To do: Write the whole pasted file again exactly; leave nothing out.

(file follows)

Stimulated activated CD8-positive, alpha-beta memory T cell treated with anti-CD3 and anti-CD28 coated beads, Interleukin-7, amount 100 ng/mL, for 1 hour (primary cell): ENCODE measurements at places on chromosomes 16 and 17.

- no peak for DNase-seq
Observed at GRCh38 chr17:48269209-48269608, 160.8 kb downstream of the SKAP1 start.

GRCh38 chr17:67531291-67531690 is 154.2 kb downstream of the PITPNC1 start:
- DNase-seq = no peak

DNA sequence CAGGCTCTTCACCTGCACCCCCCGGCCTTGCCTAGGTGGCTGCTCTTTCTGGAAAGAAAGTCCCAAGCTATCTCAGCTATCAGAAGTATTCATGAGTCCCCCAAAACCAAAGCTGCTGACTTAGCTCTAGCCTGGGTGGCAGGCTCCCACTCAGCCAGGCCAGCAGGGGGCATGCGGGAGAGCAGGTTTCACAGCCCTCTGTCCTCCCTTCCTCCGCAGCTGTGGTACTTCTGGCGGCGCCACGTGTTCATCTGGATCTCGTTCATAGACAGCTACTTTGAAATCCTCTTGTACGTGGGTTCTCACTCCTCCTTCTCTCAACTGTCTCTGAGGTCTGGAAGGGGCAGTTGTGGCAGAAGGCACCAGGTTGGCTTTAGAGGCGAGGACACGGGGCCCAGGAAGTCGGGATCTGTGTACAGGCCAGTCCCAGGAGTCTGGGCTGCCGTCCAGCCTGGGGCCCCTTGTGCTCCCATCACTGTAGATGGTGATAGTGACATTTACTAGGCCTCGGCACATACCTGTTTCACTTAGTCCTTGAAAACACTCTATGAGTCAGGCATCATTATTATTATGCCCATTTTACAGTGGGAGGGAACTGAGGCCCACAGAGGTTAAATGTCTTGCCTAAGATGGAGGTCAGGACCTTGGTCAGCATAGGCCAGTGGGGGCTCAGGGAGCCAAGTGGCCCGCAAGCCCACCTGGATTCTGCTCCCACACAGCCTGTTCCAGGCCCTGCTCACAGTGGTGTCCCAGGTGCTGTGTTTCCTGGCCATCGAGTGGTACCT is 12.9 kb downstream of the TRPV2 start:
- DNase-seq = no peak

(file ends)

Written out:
Stimulated activated CD8-positive, alpha-beta memory T cell treated with anti-CD3 and anti-CD28 coated beads, Interleukin-7, amount 100 ng/mL, for 1 hour (primary cell): ENCODE measurements at places on chromosomes 16 and 17.

- no peak for DNase-seq
Observed at GRCh38 chr17:48269209-48269608, 160.8 kb downstream of the SKAP1 start.

GRCh38 chr17:67531291-67531690 is 154.2 kb downstream of the PITPNC1 start:
- DNase-seq = no peak

DNA sequence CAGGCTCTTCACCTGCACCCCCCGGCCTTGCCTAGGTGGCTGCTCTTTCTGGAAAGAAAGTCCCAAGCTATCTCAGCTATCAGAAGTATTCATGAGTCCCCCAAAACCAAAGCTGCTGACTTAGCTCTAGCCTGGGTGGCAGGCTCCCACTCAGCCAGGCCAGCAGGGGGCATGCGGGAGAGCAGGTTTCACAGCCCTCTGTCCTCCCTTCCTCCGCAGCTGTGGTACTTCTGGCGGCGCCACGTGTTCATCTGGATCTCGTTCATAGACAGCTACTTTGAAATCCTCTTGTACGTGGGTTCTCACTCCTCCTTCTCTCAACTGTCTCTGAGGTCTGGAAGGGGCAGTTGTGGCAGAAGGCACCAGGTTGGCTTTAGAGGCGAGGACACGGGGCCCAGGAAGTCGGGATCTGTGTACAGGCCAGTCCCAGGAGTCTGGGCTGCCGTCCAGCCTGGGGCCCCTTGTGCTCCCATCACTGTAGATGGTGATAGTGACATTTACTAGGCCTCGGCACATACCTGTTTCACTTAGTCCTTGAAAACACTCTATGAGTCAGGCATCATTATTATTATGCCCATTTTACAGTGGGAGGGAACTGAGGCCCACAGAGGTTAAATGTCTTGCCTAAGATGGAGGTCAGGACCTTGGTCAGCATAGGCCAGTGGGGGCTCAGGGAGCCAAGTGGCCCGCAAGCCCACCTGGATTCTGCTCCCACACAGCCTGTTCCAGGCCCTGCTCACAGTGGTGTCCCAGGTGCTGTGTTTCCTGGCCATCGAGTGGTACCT is 12.9 kb downstream of the TRPV2 start:
- DNase-seq = no peak